There’s a strong correlation between addiction and mental illness, but it’s a lot like the case of the chicken and the egg. Being certain about which came first is difficult.
Addiction can lead to mental issues like anxiety and depression; these things are common symptoms of post-acute withdrawal. But on the flip side, mental health issues can also lead to addiction. People who are struggling with their mental health may self-medicate with drugs or alcohol.
But regardless of which came first, it’s important to take care of your mental health after battling with addiction. Addiction is like a disease that ravages an otherwise healthy body and mind. Taking care of your physical and mental health is part of any successful recovery.
Here are some ideas for living a physically and mentally healthy life while overcoming addiction.
1. Start meditating
Meditation offers a great and natural way to help anyone battle their demons. Through mindful meditation, you learn to focus more in the present moment instead of worrying about the past or obsessing over what may come.
If you’re new to this, start by meditating for 5 minutes every morning and work your way up to 30. It will probably feel weird and foreign at first, but your mind will quickly adjust, and it will get easier. The good news is that meditation’s benefits to your life start almost immediately. It’s not a magic pill, but you should quickly notice yourself focusing better and becoming more content. The benefits only grow as you meditate more consistently.
2. Become addicted to health
Anyone can become an addict. It’s not so much about whether you have an “addictive personality.” But with that said, you’re more likely to fall into patterns of addiction after you’ve already struggled with addiction. Your body gets used to relying out outside sources of pleasure, and your brain starts seeking them. Instead of fighting those urges, try to refocus them into something productive.
Focus all your energy on becoming the healthiest version of yourself you can be. It’ll give you something to do with your time, and you’ll start getting addicted to the healthy glow you adopt.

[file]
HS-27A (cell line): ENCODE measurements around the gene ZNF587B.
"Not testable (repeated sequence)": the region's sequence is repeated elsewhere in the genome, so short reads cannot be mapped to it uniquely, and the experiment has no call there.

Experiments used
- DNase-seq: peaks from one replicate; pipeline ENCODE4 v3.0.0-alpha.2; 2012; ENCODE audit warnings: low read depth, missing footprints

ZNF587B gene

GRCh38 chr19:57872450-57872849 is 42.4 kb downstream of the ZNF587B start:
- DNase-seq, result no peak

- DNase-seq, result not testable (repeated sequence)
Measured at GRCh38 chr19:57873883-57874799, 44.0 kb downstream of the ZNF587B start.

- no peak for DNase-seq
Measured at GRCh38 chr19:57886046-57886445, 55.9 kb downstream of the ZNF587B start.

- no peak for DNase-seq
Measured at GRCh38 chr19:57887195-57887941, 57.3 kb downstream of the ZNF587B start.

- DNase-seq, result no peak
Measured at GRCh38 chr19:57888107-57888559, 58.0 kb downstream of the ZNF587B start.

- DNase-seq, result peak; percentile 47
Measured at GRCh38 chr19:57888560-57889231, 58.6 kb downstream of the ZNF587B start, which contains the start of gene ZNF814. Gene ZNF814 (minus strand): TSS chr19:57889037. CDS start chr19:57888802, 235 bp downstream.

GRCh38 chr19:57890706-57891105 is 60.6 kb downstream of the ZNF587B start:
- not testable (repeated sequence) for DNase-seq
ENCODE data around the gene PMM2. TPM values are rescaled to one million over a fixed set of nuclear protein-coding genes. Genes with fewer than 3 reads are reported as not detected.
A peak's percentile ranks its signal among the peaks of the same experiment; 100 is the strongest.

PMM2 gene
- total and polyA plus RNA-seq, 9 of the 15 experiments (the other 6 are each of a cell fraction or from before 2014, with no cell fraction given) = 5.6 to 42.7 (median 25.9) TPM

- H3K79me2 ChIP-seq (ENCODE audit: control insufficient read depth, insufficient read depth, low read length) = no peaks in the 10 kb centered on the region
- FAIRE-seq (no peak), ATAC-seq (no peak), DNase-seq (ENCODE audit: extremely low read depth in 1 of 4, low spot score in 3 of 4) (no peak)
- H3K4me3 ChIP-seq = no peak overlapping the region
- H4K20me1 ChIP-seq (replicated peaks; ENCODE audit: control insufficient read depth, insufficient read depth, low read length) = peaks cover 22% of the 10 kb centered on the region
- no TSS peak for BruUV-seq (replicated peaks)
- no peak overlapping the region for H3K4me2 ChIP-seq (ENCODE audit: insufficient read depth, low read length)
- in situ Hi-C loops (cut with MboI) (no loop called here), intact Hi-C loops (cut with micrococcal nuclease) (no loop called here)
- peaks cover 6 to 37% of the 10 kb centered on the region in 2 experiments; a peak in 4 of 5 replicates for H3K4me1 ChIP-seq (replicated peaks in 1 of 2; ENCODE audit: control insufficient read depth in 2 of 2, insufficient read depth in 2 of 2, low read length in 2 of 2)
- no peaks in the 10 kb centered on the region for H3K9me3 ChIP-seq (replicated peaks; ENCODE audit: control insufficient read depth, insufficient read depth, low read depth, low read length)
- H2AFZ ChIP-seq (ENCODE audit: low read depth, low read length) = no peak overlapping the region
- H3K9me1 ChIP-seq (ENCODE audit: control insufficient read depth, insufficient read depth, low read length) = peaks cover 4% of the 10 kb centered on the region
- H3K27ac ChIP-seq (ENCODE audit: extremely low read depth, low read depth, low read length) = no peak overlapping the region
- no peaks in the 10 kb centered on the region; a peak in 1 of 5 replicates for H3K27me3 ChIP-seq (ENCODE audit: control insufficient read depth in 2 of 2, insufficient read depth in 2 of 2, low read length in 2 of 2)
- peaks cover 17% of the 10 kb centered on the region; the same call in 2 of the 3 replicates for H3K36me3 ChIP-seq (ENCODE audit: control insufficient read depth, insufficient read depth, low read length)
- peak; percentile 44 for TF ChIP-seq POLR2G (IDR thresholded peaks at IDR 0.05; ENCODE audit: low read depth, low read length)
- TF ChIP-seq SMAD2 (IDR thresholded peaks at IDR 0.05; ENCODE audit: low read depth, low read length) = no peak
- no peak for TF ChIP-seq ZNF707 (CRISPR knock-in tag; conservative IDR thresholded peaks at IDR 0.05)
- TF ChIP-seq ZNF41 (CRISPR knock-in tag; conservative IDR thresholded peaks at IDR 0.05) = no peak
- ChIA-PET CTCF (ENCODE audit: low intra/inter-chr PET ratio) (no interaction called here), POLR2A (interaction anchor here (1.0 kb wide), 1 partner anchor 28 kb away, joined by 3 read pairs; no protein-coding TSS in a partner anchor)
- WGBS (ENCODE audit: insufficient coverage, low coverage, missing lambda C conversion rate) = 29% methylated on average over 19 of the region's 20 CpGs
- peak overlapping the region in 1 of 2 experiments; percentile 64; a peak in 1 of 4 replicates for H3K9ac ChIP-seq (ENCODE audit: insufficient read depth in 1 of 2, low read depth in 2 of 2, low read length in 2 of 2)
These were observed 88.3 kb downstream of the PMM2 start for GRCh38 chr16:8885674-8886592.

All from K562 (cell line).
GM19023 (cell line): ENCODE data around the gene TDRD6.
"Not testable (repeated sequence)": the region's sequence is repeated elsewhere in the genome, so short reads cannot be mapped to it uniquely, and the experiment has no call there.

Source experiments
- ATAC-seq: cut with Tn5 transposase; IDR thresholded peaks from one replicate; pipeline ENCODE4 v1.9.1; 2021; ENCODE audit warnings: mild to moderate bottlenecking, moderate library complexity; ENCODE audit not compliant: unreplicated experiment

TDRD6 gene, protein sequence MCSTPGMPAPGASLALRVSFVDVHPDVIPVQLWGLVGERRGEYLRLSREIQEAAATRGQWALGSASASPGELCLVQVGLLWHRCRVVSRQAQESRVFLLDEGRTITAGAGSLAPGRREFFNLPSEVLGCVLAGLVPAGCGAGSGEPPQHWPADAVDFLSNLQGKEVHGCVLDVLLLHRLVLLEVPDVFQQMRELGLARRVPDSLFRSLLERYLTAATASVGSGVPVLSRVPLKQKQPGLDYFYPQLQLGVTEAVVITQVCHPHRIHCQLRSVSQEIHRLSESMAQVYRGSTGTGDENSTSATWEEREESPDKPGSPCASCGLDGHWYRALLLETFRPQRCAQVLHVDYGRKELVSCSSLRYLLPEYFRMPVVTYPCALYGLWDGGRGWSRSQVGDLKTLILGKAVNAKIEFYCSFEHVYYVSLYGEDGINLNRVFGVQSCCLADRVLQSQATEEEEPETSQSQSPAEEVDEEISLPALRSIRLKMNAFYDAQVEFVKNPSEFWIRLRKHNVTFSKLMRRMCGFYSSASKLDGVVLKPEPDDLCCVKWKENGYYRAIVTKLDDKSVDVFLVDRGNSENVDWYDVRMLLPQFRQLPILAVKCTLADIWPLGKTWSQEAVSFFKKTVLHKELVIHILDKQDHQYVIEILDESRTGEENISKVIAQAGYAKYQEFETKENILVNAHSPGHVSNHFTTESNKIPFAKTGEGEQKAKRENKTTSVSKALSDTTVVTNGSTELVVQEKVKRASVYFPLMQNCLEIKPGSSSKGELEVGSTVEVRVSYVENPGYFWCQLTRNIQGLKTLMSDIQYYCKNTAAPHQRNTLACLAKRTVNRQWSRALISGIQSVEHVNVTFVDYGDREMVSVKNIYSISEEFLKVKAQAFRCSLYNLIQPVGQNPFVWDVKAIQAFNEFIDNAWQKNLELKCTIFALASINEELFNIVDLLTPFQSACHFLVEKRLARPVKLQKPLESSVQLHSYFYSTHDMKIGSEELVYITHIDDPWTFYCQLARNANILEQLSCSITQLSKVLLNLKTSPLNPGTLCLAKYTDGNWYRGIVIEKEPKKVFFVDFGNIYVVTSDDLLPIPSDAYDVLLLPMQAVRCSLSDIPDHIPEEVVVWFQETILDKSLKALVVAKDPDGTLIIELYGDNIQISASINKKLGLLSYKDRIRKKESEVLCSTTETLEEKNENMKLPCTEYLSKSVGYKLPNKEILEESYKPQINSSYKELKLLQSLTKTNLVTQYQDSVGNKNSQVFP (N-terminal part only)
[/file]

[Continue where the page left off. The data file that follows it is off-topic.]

3. Exercise more often
Even if a health addiction isn’t in your cards right now, try to exercise regularly. When you exercise, your body releases feel-good chemicals (endorphins) that provide a euphoric effect that’s similar to what you’d experience from drugs or alcohol. It may be on a smaller scale, but it’s enough to keep symptoms of depression and anxiety at bay temporarily.
4. Talk to someone
Counseling will probably be a large part of your recovery plan, and that’s good because it’s essential. But after you’ve done all your required meetings, it’s easy to let this fall by the wayside. Don’t.
You will need people to talk to throughout your journey, and counselors are probably your best bet. But if you can’t afford to see a counselor, make sure you have an excellent sober support system.
Find free group counseling meetings and connect with other people in recovery. One of your goals in recovery should be to build a solid support network to help you through the rough times. If one thing is for certain, there will be rough times.
5. Eat a balanced diet
Many people wrongfully discount the role of nutrition in mental health, but it’s just as crucial for your mind as it is for your body. Just like your muscles need protein and nutrients to function properly, the mind needs the right nutrients and antioxidants to perform at its best. When you aren’t eating right, you’ll leave yourself more susceptible to mental health issues like depression or anxiety.
Health and wellness are always important, but they become even more crucial as you battle addiction. Your mind and body must be strong to continue fighting cravings and resisting temptation.